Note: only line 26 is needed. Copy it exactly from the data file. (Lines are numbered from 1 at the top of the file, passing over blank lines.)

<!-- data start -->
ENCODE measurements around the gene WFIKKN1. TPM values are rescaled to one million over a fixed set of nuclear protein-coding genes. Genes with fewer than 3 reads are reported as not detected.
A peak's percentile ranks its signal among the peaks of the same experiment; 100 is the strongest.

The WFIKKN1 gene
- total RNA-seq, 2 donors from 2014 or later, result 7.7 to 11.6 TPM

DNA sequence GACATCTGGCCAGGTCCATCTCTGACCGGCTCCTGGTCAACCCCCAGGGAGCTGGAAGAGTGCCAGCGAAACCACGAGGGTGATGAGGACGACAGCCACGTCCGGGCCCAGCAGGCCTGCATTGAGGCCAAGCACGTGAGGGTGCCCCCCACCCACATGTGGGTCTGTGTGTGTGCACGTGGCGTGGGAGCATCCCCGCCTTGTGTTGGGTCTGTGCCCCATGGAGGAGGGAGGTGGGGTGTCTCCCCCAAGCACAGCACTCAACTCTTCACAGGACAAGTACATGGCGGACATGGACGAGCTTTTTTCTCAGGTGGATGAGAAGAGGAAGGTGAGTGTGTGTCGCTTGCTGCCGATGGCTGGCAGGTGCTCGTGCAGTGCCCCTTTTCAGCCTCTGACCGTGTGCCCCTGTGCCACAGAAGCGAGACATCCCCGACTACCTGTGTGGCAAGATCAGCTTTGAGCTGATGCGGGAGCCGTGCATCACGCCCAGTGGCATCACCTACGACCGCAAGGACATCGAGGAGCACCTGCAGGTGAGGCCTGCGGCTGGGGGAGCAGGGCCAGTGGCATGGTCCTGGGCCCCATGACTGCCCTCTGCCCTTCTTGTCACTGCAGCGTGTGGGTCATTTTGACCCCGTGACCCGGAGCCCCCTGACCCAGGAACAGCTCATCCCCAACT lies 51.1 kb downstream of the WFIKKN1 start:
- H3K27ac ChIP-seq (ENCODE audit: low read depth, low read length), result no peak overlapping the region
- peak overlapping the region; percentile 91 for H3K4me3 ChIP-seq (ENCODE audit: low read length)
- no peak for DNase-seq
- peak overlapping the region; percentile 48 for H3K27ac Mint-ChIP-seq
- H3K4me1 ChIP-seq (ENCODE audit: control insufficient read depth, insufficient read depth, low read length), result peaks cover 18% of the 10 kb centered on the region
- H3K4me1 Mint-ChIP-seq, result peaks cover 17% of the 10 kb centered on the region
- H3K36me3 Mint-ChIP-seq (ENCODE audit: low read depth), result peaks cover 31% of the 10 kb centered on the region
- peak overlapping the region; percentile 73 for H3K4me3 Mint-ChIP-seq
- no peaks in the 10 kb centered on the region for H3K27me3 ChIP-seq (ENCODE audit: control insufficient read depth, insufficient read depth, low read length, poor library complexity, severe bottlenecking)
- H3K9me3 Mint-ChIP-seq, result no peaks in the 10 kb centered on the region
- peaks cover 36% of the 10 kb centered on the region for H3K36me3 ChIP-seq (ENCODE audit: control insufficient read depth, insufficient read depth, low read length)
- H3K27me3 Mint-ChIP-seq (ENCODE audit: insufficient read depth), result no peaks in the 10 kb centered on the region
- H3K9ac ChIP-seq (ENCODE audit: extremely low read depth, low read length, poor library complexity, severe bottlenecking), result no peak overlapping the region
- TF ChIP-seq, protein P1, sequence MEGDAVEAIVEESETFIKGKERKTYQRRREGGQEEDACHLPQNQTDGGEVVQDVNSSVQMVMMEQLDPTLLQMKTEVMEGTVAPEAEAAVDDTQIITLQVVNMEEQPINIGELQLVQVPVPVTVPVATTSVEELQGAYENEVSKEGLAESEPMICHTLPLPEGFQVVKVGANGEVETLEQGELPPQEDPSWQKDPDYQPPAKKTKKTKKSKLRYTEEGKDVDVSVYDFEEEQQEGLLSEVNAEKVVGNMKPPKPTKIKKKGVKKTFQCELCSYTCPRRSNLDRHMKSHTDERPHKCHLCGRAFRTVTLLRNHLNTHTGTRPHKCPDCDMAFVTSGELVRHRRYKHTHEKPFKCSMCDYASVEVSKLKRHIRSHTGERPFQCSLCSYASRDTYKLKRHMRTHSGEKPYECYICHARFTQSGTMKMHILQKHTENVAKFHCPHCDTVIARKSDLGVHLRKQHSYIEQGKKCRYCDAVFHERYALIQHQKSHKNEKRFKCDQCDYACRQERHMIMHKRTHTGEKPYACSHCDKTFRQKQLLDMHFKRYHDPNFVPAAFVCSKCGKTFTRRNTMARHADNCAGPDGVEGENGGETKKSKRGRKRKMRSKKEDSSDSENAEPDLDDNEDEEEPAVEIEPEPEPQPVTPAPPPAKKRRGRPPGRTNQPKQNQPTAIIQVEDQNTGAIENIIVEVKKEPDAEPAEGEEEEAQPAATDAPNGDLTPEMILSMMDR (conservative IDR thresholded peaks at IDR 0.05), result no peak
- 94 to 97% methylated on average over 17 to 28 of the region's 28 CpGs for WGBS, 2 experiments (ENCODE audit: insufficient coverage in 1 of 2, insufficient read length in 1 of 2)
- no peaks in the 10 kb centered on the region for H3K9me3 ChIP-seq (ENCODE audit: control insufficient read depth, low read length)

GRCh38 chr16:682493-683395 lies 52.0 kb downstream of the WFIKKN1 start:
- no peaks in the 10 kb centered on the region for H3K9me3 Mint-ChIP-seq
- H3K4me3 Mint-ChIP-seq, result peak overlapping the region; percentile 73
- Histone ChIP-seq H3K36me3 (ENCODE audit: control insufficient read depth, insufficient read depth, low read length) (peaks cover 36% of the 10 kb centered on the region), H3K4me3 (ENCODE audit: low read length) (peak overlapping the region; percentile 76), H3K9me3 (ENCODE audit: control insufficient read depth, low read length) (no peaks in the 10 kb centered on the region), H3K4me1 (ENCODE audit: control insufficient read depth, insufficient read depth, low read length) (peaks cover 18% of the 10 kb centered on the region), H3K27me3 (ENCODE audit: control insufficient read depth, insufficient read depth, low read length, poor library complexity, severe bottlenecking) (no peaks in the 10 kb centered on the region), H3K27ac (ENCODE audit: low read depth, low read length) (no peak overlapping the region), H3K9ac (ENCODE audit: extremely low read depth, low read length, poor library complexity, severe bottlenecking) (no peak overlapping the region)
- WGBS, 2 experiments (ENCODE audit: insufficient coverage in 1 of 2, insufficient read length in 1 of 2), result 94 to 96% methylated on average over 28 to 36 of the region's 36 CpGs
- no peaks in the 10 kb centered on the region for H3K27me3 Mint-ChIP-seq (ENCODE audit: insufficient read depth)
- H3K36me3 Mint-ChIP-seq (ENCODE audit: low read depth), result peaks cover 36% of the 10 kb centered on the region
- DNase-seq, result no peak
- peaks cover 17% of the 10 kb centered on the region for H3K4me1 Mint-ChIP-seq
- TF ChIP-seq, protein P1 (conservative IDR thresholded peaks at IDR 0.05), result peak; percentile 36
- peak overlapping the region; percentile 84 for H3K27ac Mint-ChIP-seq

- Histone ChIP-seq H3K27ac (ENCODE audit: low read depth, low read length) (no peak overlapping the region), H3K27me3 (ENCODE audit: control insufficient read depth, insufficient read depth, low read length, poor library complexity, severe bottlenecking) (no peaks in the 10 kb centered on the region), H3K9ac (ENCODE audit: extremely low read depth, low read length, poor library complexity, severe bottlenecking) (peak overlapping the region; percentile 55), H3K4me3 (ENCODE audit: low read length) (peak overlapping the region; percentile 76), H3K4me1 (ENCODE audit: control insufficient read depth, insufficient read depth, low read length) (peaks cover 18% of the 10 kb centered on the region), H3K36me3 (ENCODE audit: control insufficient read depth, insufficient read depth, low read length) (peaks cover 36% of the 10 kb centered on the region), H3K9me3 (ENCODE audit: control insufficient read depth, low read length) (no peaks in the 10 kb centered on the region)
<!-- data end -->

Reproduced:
- WGBS, 2 experiments (ENCODE audit: insufficient coverage in 1 of 2, insufficient read length in 1 of 2), result 94 to 96% methylated on average over 28 to 36 of the region's 36 CpGs